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Arnold William Potts (1896–1968)

by W. J. Edgar

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Arnold William Potts (1896-1968), by unknown photographer, 1945

Arnold William Potts (1896-1968), by unknown photographer, 1945

Australian War Memorial, 099103

Arnold William Potts (1896-1968), army officer and farmer, was born on 16 September 1896 on the Isle of Man, younger child of William Potts, schoolmaster, and his second wife Mary, née Matthew. In 1904 the family migrated to Perth. Educated as a boarder at Guildford Grammar School, Arnold began work at Fairbridge Farm School, Pinjarra.

On 18 January 1915 Potts enlisted in the Australian Imperial Force and was posted to the 16th Battalion. He served at Gallipoli from July and was promoted sergeant in October. Commissioned in January 1916, he was sent to the Western Front where he commanded the 4th Light Trench Mortar Battery as a captain. For his actions in August at Mouquet Farm and at German Strong-Point 54, on the Somme battlefield in France, he won the Military Cross. In February 1918 he rejoined the 16th Battalion. He was severely wounded at Vaire Wood, near Hamel, in July and evacuated to England in August. His A.I.F. appointment terminated in Western Australia on 9 March 1919. He had been mentioned in dispatches.

Although Potts was still classified as 20 per cent disabled, he went jackerooing on Boolaloo station, about 150 miles (241 km) south-east of Onslow. In 1920 he bought a property just west of Kojonup and called it Barrule after the twin peaks on the Isle of Man. At the chapel of his old school on 9 November 1926 he married Doreen Helena Wigglesworth with Anglican rites.

Potts joined the 25th Light Horse (Machine-Gun) Regiment in April 1939 and was appointed temporary major in December. He transferred to the A.I.F. on 1 May 1940 and was posted to the 2nd/16th Battalion which sailed for the Middle East in October. For his leadership during the Syrian campaign in June-July 1941 he was awarded the Distinguished Service Order and again mentioned in dispatches. In August he was placed in command of the 2nd/16th and promoted lieutenant colonel. Back in Australia, he was granted the temporary rank of brigadier and given command of the 21st Brigade on 6 April 1942.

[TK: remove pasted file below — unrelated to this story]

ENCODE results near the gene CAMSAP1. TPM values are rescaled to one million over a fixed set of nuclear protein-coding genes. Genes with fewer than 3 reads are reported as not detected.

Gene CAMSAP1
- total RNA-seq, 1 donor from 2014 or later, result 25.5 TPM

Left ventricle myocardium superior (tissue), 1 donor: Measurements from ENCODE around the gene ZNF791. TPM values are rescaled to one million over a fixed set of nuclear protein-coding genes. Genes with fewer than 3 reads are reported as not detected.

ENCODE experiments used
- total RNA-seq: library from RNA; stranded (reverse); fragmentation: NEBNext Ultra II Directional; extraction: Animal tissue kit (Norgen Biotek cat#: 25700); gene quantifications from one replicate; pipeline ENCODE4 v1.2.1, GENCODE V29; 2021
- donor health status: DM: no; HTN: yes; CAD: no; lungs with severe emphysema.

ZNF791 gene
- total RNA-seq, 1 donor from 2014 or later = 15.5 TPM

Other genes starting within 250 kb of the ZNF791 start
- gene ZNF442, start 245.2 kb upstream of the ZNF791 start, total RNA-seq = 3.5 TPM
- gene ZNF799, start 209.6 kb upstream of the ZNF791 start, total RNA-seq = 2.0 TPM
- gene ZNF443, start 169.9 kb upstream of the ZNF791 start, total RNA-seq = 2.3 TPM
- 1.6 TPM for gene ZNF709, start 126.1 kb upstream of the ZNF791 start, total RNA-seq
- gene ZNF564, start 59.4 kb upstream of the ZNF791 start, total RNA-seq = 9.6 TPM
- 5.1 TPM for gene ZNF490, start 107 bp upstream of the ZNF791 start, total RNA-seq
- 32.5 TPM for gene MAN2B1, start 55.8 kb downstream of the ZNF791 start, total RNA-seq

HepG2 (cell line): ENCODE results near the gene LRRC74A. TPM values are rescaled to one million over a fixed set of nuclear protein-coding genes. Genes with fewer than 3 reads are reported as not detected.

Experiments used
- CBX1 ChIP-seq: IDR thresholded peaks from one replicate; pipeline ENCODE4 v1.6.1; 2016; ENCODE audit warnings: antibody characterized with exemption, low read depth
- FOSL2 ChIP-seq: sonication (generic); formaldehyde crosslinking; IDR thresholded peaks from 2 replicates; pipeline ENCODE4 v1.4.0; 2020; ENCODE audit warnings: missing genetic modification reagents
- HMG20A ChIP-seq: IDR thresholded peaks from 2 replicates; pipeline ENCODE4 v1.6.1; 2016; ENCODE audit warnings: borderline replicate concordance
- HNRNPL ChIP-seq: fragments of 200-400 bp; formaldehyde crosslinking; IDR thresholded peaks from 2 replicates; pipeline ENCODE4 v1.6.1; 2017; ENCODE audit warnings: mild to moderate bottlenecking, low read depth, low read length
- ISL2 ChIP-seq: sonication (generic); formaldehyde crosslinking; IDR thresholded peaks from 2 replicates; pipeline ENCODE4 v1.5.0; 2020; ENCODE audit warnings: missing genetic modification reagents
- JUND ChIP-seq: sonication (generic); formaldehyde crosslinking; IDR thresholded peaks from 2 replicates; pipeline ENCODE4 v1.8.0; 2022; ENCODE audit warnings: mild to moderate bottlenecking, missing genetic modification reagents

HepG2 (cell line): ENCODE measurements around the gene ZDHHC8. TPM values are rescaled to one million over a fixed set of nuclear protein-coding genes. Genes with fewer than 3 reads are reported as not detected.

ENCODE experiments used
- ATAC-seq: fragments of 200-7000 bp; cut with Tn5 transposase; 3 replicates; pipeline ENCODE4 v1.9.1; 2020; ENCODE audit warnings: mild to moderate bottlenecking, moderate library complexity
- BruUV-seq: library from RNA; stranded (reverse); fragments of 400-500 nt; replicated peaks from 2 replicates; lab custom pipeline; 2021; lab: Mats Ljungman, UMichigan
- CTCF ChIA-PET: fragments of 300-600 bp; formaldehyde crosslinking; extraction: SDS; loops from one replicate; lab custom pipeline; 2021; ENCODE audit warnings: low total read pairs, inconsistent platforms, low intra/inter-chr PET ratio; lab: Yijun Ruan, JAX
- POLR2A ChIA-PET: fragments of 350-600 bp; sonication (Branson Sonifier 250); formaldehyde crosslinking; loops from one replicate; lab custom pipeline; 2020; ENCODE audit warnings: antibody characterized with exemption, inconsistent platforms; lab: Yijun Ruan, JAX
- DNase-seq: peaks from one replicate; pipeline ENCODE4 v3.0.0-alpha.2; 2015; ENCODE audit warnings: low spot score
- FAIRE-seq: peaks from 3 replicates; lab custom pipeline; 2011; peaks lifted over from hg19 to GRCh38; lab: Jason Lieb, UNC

The 21st Brigade was sent to Papua early in August and Potts was ordered to recapture the village of Kokoda from the Japanese. Reaching Alola on the Owen Stanley Range on 23 August, he took command of Maroubra Force (then comprising two beleaguered Militia battalions and some Papuan troops). Because of inadequate supplies, he could only take defensive action. When the Japanese attacked on the 26th, the timely arrival of leading elements of two battalions (2nd/14th and 2nd/16th) of his brigade enabled him to hold his ground. After four days of fighting, often hand-to-hand, at Isurava, he retreated along the Kokoda Track to Efogi, maintaining a tenacious rearguard action. On 5 September part of the 2nd/27th Battalion joined him at Mission Ridge (Brigade Hill). When his headquarters came under attack three days later, he withdrew his force to Menari on the 9th.

On 10 September 1942 Potts was instructed to report to headquarters, New Guinea Force, Port Moresby. He later rejoined his brigade which had been withdrawn to Sogeri to re-form. General Sir Thomas Blamey criticized him, and notified him on 22 October that he was to be relieved of his command and sent to Darwin next day. 'Pottsy's' removal grieved him and angered many of his men. In a letter to his wife he wrote: 'the reason for my dismissal is political mostly. Heads were needed . . . and mine was one of them'.

Blamey was under intense pressure from the Australian government and General Douglas MacArthur to bolster resistance in Papua. Lieutenant General (Sir) Edmund Herring, who succeeded (Sir) Sydney Rowell as commander of N.G.F., later claimed to have initiated Potts's replacement in the belief that he needed resting. None the less, Potts thought that the actions of the high command amounted to 'moral cowardice'. His superiors showed little understanding of the difficulties he had confronted and a lack of awareness of his valiant and inspiring leadership. Potts took over the 23rd Brigade in Darwin and led it on Bougainville from September 1944 until he left for Australia on 5 December 1945. He was twice mentioned in dispatches for his service in this campaign, but his deeds in Papua remained unrecognized.

Potts resumed farming at Barrule. In 1949 he stood unsuccessfully for the House of Representatives seat of Forrest as a Country Party candidate. He later became involved in numerous community organizations and was appointed O.B.E. (1960). After suffering two strokes in December 1964, he was confined to a wheelchair. Survived by his wife, and their son and two daughters, he died on New Year's Day 1968 at Kojonup and was cremated.

Select Bibliography

  • D. M. Horner, Blamey (Syd, 1998)
  • B. Edgar, Warrior of Kokoda (Syd, 1999), and for bibliography.

Related Entries in NCB Sites

Citation details

W. J. Edgar, 'Potts, Arnold William (1896–1968)', Australian Dictionary of Biography, National Centre of Biography, Australian National University,, published first in hardcopy 2002, accessed online 15 July 2024.

This article was published in hardcopy in Australian Dictionary of Biography, Volume 16, (Melbourne University Press), 2002

View the front pages for Volume 16

© Copyright Australian Dictionary of Biography, 2006-2024

Arnold William Potts (1896-1968), by unknown photographer, 1945

Arnold William Potts (1896-1968), by unknown photographer, 1945

Australian War Memorial, 099103

Life Summary [details]


16 September, 1896
Isle of Man, England


1 January, 1968 (aged 71)
Kojonup, Western Australia, Australia

Cultural Heritage

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